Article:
The imposition of post-custody conditions of release by the State is plainly Constitutional. Convicted felons on release "are not entitled to the full panoply of rights and protections possessed by the general public." United States v. Wayne, 591 F.3d 1326, 1333 at fn. 5 (10th Cir. 2010) citing Banks v. United States, 490 F.3d 1178, 1187 (10th Cir. 2007) and United States v. Knights, 534 U.S. 112, 119, 122 S.Ct. 587, 151 L.Ed.2d 497 (2001) ("probationers do not enjoy the absolute liberty to which every citizen is entitled."); see also United States v. Kincade, 379 F.3d 813, 833 (9th Cir. 2004). Indeed, the Supreme Court has noted that "[a] broad range of choices that might infringe constitutional rights in a free society fall within the expected conditions... of those who have suffered a lawful conviction, " McKune v. Lile, 536 U.S. 24, 36, 122 S.Ct. 2017, 153 L.Ed.2d 47 (2002), and that "conditional releases may claim only... conditional liberty properly dependent on observance of special parole restrictions' that extend substantially beyond the ordinary restrictions imposed by law on an individual citizen.'" Kincade, 379 F.3d at 834 citing Morrissey v. Brewer, 408 U.S. 471, 478, 480, 92 S.Ct. 2593, 33 L.Ed.2d 484 (1972).

Likewise, the complained of actions of attorney Robert P. Fuhrer are not subject to judicial curtailment. Attorneys are obligated to zealously represent their clients without the threat of suit from third parties compromising that representation. First National Bank of Durant v. Trans Terra Corp., 142 F.3d 802, 807 (5th Cir. 1998). Fuhrer merely represented his clients, Burgo's adoptive mother and daughter) in his adoptive father's succession proceeding and obtained a judgment of possession in their favor from the Court therein. Fuhrer additionally, apparently, obtained a restraining order prohibiting Burgo from contacting his clients upon his release from custody.

Given that Burgo was convicted of cruelty to the infirm after attacking both his mother and now deceased father, that action can in no way be deemed unreasonable. See Burgo v. Stratton, 6:09-1166, 2010 WL 582737, *1 (W.D. La. 2010) citing Burgo v. Ruiz, 6:09cv1165 (W.D. La. 2009) and State v. Burgo, 07-0227, 958 So.2d 1217 (La.App. 1st Cir. 6/8/07) (unpublished).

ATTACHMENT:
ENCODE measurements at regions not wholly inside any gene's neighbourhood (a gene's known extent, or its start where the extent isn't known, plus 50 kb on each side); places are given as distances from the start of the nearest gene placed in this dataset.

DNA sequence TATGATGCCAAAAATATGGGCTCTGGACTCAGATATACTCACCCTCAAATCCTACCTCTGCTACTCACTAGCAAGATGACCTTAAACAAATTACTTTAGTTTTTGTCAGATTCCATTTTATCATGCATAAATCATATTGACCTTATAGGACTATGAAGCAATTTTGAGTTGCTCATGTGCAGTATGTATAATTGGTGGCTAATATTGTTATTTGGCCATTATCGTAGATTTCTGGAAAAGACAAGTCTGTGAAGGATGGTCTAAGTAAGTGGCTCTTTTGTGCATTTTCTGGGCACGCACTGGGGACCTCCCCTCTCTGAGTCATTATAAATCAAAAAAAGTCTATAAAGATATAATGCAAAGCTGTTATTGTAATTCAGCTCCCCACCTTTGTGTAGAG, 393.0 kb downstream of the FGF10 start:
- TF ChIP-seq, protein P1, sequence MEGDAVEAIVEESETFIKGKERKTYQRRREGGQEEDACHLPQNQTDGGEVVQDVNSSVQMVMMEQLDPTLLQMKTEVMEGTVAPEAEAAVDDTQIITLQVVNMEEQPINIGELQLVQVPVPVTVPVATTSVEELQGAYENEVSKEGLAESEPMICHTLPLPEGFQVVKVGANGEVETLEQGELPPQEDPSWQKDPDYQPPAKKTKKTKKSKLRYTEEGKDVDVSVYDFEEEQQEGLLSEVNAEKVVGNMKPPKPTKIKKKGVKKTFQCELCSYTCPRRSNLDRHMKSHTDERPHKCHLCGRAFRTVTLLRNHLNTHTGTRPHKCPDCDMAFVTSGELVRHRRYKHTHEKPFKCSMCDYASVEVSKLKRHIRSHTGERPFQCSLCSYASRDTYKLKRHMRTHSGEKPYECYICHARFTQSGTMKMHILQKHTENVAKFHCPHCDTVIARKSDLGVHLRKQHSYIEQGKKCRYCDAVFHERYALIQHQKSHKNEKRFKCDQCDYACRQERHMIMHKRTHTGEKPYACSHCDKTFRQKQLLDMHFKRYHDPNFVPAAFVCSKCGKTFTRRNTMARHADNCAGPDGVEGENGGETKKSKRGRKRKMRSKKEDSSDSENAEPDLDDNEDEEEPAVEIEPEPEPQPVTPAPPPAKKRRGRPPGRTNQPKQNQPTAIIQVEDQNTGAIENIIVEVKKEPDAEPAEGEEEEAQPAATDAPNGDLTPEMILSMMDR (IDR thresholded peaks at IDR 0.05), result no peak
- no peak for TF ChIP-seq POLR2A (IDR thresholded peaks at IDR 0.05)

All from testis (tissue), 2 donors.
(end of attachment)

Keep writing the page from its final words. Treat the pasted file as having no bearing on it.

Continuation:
IT IS THEREFORE RECOMMENDED that the instant second and successive petition for writ of habeas corpus filed pursuant to 28 U.S.C. § 2254 by Donald Burgo be DISMISSED WITH PREJUDICE for lack of jurisdiction.

IT IS FURTHER RECOMMENDED that any request by Burgo for this Court to intervene into the Louisiana succession action of his deceased adoptive father, James Samuel Burgo, be DISMISSED.

IT IS FURTHER RECOMMENDED that Burgo's Motion for a Preliminary Injunction [rec. doc. 9] be DENIED.

Under the provisions of 28 U.S.C. Section 636(b)(1)(C) and Rule 72(b), parties aggrieved by this recommendation have fourteen (14) days from service of this Report and Recommendation to file specific, written objections with the Clerk of Court. A party may respond to another party's objections within fourteen (14) days after being served with a copy of any objections or response to the District Judge at the time of filing.

Failure to file written objections to the proposed factual findings and/or the proposed legal conclusions reflected in this Report and Recommendation within fourteen (14) days following the date of its service, or within the time frame authorized by Fed.R.Civ.P. 6(b), shall bar an aggrieved party from attacking either the factual findings or the legal conclusions accepted by the District Court, except upon grounds of plain error. See Douglass v. United Services Automobile Association, 79 F.3d 1415 (5th Cir. 1996).


Buy This Entire Record For $7.95

Official citation and/or docket number and footnotes (if any) for this case available with purchase.

Learn more about what you receive with purchase of this case.